Earlier this month we shared a hugely popular post on transferring a photo onto a block of wood. Well, the same technique can also be used to create a canvas print. All you need, besides the stretched canvas, is some gel medium and a photo printed with toner (e.g. made with a laser printer or photocopier). The gel medium is used to “steal” the toner from the paper, and once the paper is rubbed away, the print remains. Check out the full tutorial over on A Beautiful Mess.
Make Your Own Canvas Portrait! [A Beautiful Mess]
P.S. Be sure to check out the wood transfer tutorial if you haven’t seen it already. It’d make for a neat gift for the holidays!
Here’s a quick and easy tutorial that’ll teach you a cool method of transferring a photo print (black and white or color) onto a block of wood.
Here’s some good news for people who find memory card readers and data cables a hassle — Toshiba has unveiled a new “FlashAir” SDHC memory card with built-in wireless LAN functionality. It’s similar to Eye-Fi‘s offerings, but Toshiba’s cards will offer something that Eye-Fi’s don’t: two-way transfer. This means they can not only send photos wirelessly, but receive photos as well — perfect for quickly exchanging photos on the go with a friend’s camera! You’ll be able to purchase the cards starting in February 2012.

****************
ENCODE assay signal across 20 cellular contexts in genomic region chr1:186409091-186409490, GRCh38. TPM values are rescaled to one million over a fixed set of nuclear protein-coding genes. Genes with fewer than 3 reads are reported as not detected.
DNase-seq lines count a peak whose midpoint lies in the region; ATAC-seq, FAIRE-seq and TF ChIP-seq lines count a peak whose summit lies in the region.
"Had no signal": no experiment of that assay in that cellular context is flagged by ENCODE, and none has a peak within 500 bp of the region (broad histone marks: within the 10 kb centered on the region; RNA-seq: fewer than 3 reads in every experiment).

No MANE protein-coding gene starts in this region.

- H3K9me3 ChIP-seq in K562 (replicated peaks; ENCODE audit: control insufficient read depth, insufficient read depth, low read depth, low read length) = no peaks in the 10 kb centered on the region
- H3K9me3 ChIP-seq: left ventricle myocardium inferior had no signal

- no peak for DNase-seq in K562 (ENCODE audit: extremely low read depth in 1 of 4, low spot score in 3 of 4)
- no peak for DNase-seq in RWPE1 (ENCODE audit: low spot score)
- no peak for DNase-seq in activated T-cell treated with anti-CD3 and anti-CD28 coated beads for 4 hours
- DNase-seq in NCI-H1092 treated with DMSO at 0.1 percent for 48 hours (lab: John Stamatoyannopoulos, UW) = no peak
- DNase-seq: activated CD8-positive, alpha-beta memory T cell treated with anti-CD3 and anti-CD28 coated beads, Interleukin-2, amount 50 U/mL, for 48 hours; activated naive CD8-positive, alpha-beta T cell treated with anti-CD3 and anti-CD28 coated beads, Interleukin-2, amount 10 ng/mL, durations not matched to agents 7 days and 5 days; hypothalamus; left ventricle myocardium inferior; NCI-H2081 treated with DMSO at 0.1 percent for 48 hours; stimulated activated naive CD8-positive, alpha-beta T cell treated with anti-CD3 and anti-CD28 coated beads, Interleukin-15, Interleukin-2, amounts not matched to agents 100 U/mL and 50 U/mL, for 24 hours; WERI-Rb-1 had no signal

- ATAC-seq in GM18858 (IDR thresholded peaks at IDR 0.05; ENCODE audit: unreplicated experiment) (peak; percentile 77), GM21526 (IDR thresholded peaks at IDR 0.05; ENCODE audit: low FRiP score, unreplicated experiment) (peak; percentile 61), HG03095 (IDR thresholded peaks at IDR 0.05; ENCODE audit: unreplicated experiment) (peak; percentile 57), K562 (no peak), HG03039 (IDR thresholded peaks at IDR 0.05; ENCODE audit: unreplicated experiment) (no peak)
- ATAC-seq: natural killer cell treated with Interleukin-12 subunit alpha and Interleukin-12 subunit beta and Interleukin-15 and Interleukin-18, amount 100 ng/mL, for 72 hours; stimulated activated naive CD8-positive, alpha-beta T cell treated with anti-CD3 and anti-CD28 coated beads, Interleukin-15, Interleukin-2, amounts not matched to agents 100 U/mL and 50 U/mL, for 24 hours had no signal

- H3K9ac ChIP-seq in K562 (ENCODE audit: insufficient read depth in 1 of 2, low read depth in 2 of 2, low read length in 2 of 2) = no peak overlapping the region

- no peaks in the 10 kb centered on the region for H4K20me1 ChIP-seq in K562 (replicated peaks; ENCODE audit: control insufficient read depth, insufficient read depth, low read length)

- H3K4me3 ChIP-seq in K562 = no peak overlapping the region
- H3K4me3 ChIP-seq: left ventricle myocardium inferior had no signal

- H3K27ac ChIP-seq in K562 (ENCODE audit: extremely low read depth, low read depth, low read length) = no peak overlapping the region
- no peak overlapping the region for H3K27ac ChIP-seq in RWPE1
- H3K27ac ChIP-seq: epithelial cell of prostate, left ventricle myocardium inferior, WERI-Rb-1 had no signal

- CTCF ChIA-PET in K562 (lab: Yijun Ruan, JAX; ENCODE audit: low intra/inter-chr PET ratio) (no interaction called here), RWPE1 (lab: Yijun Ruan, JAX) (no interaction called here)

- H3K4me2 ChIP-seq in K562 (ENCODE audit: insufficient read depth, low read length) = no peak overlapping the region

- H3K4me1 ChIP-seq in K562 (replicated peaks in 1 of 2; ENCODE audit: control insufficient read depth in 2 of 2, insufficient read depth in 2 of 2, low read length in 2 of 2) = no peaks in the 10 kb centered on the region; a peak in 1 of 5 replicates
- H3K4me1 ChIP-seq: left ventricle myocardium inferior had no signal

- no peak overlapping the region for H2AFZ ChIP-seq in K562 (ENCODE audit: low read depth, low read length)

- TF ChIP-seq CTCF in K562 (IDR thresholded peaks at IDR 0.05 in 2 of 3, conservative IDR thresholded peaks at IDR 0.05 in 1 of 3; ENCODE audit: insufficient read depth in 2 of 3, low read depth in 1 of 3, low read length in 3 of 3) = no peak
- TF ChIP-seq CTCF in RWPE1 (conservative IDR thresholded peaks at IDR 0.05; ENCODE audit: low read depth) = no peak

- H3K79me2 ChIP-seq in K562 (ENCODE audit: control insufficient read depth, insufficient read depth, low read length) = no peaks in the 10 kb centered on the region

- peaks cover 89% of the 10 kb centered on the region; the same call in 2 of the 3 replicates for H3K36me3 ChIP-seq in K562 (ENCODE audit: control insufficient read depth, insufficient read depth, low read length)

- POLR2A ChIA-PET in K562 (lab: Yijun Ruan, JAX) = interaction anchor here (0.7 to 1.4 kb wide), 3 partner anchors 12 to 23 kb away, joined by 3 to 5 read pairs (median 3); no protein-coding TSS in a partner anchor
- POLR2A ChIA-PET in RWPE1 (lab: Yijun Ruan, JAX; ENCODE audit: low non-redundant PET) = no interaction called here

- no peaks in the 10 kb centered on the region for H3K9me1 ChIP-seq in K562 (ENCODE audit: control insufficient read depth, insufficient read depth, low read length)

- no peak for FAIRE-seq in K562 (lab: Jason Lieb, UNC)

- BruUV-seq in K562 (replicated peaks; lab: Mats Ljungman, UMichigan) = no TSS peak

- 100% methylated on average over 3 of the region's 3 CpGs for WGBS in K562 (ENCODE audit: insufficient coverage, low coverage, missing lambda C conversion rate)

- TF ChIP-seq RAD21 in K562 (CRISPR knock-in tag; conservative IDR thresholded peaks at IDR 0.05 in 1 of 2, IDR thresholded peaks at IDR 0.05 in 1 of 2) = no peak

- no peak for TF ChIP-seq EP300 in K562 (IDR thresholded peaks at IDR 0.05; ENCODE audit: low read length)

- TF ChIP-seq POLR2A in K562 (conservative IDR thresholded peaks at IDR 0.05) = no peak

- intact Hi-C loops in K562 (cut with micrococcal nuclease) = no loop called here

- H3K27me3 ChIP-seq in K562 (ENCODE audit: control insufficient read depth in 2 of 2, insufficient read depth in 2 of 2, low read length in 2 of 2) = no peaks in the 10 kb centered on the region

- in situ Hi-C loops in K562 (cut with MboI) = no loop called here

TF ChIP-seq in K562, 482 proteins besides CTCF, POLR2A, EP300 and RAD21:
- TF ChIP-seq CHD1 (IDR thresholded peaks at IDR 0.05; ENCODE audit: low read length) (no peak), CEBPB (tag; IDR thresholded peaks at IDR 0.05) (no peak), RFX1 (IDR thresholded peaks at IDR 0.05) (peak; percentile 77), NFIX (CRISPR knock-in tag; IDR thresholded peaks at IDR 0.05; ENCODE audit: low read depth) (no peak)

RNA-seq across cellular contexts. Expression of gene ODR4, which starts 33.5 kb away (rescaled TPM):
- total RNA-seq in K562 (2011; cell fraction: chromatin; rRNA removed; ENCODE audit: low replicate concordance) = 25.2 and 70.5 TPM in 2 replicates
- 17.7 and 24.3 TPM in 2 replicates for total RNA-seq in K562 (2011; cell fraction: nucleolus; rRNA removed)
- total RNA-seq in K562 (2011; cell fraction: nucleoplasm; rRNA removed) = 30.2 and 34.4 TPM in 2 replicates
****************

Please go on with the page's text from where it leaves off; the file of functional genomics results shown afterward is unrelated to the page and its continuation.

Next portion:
(via Toshiba via Help Net Security)
Instead of labeling their memory cards in MB/s, some manufacturers choose to use “Times” ratings (e.g. 8x, 12x, 20x, etc…). While it’s pretty clear that a higher number indicates faster speed, what exactly is the number a multiple of?
In early 2008 Sony unveiled a new technology called TransferJet that allows wireless data transfer. Now, Sony has begun incorporating the technology into its Memory Stick memory card format, enabling owners of Sony digital cameras to transfer data without needing any cables.
TransferJet is a technology that allows wireless data transfer at speeds that rival Wi-Fi, but only across a very short distance (3cm/1.25in). This means two TransferJet devices need to be essentially touching for transfer to work, but it also provides an element of security, since a thief would likely have to be able to steal your device physically before they could steal your data.
Some of you might be wondering what the difference is between TransferJet and Bluetooth. The main differences are transfer rate and range. Bluetooth transfers at up to 3 Mbit/s while TransferJet boasts 375 Mbit/s. The extremely limited range of TransferJet also solves many of the security issues that have plagued Bluetooth.
Sony loves to make their gadgets play well with one another, and you will begin seeing Vaio notebooks with TransferJet technology soon. Other computers may require special receivers to place your cameras on.
(via The Imaging Resource)